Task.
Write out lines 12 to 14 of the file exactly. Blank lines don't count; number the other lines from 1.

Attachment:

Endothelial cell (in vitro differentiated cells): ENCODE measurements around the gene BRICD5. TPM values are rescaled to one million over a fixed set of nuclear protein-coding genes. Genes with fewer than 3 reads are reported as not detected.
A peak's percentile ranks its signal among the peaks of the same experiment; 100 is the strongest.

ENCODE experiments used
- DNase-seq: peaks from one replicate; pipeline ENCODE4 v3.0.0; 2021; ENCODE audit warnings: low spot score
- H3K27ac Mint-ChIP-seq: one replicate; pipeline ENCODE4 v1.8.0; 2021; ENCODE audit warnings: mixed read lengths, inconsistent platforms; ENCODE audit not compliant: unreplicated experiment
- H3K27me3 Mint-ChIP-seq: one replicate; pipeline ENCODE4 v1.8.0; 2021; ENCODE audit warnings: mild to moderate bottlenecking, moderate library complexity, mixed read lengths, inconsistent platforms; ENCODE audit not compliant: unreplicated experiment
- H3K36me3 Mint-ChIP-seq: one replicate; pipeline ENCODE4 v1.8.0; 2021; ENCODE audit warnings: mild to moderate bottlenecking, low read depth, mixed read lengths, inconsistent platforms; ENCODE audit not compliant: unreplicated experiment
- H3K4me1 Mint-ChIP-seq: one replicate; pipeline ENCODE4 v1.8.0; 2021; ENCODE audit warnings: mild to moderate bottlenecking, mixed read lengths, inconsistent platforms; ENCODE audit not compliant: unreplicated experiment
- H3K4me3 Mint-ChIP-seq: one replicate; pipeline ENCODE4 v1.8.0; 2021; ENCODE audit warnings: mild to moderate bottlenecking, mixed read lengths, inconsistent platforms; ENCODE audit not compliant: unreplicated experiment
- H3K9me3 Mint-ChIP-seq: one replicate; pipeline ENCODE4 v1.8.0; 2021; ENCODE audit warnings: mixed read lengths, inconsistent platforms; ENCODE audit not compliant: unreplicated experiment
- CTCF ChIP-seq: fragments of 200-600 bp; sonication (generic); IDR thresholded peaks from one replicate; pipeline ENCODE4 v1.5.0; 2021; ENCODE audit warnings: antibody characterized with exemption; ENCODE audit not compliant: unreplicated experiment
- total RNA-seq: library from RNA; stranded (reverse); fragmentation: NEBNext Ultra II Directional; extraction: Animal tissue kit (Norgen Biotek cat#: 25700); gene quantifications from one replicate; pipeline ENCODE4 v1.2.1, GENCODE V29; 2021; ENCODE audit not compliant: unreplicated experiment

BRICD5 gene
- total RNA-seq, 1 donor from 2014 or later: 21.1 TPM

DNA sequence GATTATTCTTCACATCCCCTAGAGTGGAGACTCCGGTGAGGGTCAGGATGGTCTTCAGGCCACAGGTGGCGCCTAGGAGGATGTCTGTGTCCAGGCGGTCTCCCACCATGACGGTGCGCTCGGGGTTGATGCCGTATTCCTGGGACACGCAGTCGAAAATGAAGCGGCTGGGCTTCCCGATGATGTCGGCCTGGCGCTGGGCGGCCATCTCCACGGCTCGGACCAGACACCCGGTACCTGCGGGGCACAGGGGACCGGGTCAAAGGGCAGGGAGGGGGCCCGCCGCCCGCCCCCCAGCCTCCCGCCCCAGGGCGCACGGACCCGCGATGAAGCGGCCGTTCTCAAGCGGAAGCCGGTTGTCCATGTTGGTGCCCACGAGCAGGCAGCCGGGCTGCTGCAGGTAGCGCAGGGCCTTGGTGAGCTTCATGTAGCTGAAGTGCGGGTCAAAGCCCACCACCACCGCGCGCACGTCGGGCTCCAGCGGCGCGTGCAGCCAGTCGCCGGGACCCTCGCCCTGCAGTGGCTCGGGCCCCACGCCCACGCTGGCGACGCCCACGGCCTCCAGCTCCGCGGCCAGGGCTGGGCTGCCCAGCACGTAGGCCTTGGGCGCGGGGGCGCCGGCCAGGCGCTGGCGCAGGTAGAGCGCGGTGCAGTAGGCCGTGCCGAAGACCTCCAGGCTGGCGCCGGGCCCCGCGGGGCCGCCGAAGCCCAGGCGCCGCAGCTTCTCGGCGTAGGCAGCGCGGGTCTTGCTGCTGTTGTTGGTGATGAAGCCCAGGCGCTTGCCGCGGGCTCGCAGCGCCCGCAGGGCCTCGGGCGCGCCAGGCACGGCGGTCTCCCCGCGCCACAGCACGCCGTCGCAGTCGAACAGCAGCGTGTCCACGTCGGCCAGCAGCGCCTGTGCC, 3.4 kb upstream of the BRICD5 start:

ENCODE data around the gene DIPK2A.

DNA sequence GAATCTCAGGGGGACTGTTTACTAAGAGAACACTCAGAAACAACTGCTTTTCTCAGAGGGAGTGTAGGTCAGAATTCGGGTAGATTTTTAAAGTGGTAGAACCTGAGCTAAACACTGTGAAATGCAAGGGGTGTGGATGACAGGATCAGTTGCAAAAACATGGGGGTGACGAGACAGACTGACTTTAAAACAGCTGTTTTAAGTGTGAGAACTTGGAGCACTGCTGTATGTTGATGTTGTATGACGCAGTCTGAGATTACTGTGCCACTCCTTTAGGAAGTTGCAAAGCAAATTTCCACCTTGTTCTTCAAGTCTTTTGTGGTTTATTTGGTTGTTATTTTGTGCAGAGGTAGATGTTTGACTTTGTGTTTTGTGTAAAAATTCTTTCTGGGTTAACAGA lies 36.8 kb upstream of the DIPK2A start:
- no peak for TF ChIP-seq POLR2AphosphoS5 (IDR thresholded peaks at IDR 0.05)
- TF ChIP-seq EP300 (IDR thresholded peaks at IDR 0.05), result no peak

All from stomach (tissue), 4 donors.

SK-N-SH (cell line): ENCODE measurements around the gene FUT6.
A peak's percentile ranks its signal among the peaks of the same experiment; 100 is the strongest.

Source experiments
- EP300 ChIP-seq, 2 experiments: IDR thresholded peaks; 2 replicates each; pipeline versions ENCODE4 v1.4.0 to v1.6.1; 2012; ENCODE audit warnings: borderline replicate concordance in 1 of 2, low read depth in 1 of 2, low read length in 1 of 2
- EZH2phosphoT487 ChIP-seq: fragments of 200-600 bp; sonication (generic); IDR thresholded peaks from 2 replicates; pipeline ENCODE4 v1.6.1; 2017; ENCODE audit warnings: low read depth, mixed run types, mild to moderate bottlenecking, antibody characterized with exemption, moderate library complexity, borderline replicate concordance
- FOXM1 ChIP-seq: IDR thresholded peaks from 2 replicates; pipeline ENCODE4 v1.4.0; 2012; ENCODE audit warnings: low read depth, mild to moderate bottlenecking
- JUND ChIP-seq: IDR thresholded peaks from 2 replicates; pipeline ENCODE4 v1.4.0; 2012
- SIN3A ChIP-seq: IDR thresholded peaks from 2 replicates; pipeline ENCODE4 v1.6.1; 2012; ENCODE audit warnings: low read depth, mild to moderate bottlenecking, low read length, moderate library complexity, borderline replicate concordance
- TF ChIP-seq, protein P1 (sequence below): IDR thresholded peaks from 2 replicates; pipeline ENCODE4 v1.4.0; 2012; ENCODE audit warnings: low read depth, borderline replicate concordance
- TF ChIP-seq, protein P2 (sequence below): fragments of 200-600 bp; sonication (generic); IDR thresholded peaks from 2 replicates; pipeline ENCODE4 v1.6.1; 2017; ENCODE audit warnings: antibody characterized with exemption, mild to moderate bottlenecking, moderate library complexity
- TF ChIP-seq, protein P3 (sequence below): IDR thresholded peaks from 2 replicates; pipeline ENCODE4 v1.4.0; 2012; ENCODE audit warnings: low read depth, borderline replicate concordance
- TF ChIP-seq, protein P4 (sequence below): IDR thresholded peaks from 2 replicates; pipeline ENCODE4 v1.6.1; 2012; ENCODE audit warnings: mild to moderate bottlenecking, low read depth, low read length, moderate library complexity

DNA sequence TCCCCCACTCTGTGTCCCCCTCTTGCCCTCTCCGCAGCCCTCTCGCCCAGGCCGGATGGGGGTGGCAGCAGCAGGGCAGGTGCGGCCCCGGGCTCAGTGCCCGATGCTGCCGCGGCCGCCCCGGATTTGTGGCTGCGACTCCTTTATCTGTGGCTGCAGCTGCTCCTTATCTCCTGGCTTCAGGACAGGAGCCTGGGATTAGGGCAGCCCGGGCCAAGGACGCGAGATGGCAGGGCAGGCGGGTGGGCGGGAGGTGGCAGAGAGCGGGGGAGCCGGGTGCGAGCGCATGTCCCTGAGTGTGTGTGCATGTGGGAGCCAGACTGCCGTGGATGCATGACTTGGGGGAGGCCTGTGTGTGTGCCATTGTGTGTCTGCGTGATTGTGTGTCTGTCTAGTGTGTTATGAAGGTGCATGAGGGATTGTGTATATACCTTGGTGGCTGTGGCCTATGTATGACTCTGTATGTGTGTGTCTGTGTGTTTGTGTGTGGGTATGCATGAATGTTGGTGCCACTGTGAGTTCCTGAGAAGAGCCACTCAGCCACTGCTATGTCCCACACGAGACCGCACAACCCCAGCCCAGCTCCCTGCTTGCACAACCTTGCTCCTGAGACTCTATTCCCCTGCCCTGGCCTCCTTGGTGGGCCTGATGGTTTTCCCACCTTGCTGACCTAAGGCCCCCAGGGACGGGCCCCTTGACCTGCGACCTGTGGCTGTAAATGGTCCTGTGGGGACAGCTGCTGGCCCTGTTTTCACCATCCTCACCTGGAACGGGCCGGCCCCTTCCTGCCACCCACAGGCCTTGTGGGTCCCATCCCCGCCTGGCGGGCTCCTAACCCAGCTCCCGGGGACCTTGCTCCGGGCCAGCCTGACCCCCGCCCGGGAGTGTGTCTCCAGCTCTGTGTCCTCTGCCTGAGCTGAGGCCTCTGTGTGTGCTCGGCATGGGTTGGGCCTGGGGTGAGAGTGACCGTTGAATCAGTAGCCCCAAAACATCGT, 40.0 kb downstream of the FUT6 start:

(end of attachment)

- total RNA-seq: library from RNA; stranded (reverse); fragmentation: NEBNext Ultra II Directional; extraction: Animal tissue kit (Norgen Biotek cat#: 25700); gene quantifications from one replicate; pipeline ENCODE4 v1.2.1, GENCODE V29; 2021; ENCODE audit not compliant: unreplicated experiment

BRICD5 gene
- total RNA-seq, 1 donor from 2014 or later: 21.1 TPM